Florence was the daughter of Clinton Levi Merriam and the sister of Clinton (C.) Hart Merriam, a famous zoologist who worked for and eventually became director of the U. S. Biological Survey and was first president of the American Society of Mammalogy. C. Hart Merriam introduced Florence to her future husband, Vernon Orlando Bailey, another prominent figure in the field of natural history. Vernon and C. Hart Merriam worked together compiling their research and field work and shared their work with the Smithsonian. Vernon and Florence spent their life together as a perfect team, conducting research together and taking the scientific world by storm.
Florence was born on August 8, 1863 in Locust Grove, New York during the Civil War. At the age of eleven, she wrote a diary detailing her daily thoughts and activities in Washington, DC, where she was living at the time. In her early entries, she speaks of taking walks, attending Sunday school, and learning Latin. She was very literate and well-written by the age of eleven and cared about her studies. "I have finished all of my Sunday School lesson, but of course I will have to look it over every day." She even displayed a hint of adolescent humor in her entries, as on January 6 she states, "I have not done anything today that is worth writing down so I guess I won't say anything." I found this first diary interesting not only because I was able to read about young Florence's life but also because it was really interesting to study the physical differences in the diaries themselves from those of today. Florence also kept other diaries of her life in Washington, and journals from trips to South Carolina, Maine, California, etc. In her California journal in particular, I found that her curly, cursive writing was sometimes hard to decipher and I had to look up the places she was describing. However after working with her collection for the past several weeks, I started to become familiar with her handwriting.
This collection also includes a vast collection of field notes and photographs from her expeditions. One trip in particular caught my eye. Florence's 1898 trip to Mount Hood in Oregon was interesting to work with because it included both field notes as well as photographs. This made it easy to visualize the places and species she wrote about. She also took photos of the mountain itself as well as of the bird habitats in the area, including trees and bushes.
One of my favorite groups of photographs and documents are those from "Homewood." Homewood was Florence's name for the family property in Locust Grove, New York. She documents the house and land via black-and-white photographs. I particularly enjoyed the pictures of "Brownie," a squirrel that was often present in Homewood. Florence seemed to enjoy taking pictures of him, as there are several within her collection of him in a variety of amusing poses.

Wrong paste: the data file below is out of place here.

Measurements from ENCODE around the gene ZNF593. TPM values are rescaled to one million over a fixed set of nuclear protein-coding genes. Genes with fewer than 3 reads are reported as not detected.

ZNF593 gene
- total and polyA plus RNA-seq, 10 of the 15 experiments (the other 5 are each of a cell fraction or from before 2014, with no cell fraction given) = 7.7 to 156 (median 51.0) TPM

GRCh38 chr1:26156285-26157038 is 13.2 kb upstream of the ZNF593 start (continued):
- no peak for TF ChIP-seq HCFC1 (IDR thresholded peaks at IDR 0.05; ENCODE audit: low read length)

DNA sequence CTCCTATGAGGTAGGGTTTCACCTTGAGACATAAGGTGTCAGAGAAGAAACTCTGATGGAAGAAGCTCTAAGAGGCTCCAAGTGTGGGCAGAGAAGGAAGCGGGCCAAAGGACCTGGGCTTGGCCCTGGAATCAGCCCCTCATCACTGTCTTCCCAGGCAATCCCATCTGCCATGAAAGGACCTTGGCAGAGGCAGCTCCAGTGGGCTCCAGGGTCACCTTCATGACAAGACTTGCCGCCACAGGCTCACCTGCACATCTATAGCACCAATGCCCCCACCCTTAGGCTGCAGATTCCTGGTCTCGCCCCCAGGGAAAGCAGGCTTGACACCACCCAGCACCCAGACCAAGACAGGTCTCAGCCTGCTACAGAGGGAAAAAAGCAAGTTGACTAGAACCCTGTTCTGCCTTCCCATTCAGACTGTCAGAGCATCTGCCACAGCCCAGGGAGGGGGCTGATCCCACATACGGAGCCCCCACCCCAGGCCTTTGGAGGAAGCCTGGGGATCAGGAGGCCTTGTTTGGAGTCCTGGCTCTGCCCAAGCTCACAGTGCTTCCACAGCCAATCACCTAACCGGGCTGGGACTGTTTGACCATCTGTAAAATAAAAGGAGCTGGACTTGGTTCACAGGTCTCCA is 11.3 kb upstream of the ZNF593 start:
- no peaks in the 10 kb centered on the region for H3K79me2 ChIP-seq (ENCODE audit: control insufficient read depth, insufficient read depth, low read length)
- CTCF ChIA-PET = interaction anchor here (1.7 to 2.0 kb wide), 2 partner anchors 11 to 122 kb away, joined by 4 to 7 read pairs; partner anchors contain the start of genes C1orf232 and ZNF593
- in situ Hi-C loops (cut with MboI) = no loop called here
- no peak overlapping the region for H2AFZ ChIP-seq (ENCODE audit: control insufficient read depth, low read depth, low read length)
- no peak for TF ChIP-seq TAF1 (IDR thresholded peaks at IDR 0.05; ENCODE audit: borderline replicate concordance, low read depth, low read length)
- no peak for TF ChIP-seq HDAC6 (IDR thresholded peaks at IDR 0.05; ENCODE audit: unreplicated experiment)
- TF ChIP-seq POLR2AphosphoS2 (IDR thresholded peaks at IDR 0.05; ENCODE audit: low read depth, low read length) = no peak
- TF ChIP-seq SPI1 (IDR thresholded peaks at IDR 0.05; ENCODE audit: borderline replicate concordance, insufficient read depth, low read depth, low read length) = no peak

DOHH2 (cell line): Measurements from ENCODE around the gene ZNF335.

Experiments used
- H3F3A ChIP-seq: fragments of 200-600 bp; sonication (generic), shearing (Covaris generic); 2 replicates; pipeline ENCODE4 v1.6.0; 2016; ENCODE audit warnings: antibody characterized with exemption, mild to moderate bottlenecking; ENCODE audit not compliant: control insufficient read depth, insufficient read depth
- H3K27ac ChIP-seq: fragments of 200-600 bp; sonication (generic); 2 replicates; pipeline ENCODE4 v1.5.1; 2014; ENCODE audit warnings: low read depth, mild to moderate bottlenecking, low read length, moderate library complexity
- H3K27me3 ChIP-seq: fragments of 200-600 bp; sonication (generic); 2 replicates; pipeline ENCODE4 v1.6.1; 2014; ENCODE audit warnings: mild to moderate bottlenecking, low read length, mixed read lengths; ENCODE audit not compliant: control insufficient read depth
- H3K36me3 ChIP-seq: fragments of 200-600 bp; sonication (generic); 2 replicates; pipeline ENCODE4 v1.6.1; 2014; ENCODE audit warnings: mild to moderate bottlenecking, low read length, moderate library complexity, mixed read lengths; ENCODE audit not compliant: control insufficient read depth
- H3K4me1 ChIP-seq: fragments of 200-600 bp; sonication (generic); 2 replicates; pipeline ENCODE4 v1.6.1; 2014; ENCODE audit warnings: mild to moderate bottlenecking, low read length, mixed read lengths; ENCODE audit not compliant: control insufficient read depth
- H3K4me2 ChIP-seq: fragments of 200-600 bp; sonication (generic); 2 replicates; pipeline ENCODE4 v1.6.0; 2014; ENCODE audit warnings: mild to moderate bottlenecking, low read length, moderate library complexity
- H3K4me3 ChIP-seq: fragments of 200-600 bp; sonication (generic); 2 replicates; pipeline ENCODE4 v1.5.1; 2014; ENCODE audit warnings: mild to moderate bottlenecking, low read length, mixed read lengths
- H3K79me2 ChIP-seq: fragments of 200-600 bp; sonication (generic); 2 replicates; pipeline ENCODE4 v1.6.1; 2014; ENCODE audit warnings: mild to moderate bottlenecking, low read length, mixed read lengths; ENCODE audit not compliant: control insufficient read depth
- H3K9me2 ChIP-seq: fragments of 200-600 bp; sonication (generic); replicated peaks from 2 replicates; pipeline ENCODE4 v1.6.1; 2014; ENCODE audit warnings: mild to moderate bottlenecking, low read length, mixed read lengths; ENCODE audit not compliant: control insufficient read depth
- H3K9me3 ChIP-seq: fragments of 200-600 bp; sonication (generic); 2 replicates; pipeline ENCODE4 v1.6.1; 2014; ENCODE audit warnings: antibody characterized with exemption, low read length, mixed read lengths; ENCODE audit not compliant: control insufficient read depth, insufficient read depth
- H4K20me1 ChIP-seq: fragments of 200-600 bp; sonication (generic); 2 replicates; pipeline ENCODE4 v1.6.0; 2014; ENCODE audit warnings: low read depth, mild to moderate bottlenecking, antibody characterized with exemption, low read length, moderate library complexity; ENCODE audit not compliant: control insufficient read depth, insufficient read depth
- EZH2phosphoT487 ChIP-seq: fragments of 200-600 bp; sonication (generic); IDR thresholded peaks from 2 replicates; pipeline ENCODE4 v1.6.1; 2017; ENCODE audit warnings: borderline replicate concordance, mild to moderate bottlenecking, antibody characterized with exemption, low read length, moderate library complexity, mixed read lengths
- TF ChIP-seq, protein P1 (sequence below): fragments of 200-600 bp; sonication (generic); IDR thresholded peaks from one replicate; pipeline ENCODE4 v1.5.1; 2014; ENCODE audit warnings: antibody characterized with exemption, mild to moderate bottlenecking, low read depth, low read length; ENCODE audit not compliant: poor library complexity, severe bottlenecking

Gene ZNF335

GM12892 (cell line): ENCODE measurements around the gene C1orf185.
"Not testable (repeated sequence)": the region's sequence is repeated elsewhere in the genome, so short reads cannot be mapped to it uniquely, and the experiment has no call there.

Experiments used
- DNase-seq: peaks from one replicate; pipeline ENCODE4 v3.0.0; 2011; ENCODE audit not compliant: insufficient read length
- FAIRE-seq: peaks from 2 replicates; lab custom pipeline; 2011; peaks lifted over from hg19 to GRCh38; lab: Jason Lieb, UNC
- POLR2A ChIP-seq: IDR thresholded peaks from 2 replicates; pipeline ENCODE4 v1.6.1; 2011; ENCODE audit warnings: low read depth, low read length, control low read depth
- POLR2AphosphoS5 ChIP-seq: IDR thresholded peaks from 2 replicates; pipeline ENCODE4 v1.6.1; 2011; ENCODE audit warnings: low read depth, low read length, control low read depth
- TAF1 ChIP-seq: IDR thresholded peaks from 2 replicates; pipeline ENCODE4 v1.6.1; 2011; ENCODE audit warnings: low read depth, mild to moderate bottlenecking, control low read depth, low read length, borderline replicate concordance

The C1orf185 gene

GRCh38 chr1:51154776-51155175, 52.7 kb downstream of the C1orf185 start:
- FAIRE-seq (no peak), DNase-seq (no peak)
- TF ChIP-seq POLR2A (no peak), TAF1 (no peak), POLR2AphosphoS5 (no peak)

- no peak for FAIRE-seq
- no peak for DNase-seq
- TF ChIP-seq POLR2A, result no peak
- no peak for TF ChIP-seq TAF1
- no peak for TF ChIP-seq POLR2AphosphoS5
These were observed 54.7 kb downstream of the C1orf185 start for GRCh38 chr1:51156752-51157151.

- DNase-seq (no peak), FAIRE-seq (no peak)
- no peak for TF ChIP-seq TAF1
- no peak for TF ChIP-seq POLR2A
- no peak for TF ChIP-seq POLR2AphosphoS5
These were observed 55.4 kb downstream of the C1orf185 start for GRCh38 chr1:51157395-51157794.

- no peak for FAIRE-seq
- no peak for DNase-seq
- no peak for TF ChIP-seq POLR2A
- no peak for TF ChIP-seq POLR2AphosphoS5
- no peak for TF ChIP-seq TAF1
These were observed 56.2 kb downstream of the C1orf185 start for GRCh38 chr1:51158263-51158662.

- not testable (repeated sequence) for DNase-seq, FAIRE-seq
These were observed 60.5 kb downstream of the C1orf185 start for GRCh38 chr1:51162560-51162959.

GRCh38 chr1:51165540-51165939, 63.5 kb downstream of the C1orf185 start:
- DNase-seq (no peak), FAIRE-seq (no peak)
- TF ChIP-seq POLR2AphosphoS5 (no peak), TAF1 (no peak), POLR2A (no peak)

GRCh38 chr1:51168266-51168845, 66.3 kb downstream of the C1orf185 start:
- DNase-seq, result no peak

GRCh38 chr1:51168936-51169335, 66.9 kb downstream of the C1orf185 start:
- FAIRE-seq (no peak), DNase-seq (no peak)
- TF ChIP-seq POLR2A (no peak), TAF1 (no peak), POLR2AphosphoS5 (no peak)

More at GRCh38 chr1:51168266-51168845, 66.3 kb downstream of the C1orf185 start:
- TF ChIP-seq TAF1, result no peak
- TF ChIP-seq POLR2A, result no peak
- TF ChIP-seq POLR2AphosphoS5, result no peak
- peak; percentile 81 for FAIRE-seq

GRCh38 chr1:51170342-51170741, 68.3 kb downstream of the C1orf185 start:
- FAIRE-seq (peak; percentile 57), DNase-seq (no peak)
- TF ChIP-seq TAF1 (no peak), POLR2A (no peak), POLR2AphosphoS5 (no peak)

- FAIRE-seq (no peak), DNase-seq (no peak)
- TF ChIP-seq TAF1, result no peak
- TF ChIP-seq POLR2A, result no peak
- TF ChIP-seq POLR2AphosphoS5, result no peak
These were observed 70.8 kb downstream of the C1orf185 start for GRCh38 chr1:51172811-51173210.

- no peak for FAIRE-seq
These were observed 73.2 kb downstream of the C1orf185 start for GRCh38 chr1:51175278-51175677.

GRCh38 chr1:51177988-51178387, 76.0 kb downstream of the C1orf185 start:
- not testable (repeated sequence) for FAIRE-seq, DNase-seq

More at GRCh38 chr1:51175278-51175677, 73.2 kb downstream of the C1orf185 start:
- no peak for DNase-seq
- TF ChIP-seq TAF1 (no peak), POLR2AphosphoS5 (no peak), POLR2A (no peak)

I enjoyed this collection for its variety of field documents and photographs, both in the field as well as personal ones. Through interacting with Florence's diaries, field books, and photographs I was able to connect at a personal level with this inspiring woman of the scientific community. Florence was not only a researcher of birds, but a promoter of their preservation too. She became involved with the Committee on Bird Protection of the American Ornithologists' Union, and as a result of her efforts and others, the Lacey Act of 1900 was instituted. This act prohibited interstate trade in wildlife that had been illegally taken, transported or sold. Florence Merriam Bailey was a prominent historical figure in the field of ornithology and an inspiring woman.
- Record Unit 7417 - Florence Merriam Bailey Papers, 1865-1942, Smithsonian Institution Archives
- Record Unit 7267 - Vernon Orlando Bailey Papers, 1889-1941 and undated, Smithsonian Institution Archives
- Comparing Observations: Vernon and Florence Merriam Bailey, Smithsonian Collections blog
- A Beaver Corral, Fried Owl, and Pueblos: Adventures with Vernon Orlando Bailey, The Bigger Picture blog, Smithsonian Institution Archives
- Think the org chart is complex at your company/organization? Check out this org chart for the New York & Erie Railroad from 1855. [via Wired Design]
- Mach 6.7 . . . Now that's pretty fast! Get to know the X-15 in the National Air and Space Museum's Milestones of Flight gallery. [via AirSpace, NASM]
- Look in the collections of most archives and you'll find paper, lots of it. In honor of ubiquitous paper, take a look at the Jungshi Handmade Paper Factory in Bhutan. [via Core77]
- That darn dust! All hands on deck at the National Museum of Natural History to help clean the cases and specimens in the Kenneth E. Behring Family Hall of Mammals. [via Unearthed, NMNH]
- Come April 10-11, if you happen to find yourself in Indianapolis, Indiana, be sure to check out Personal Digital Archiving 2014 at the Indiana State Library. [via The Signal: Digital Preservation, LOC]
- You've transcribed journals, diaries, and botanical specimens, now its time to transcribe currency proof sheets from the National Numismatics Collection at the National Museum of American History. [via O say can you see?, NMAH
- Anzu wyliei - one scary chicken and newly discovered bird-like dinosaur. [via Smithsonian Science]
- Whoa . . . that is pretty mesmerizing! Check out these animated gifs by Hungarian/German graphic designer David Szakaly. [via Colossal]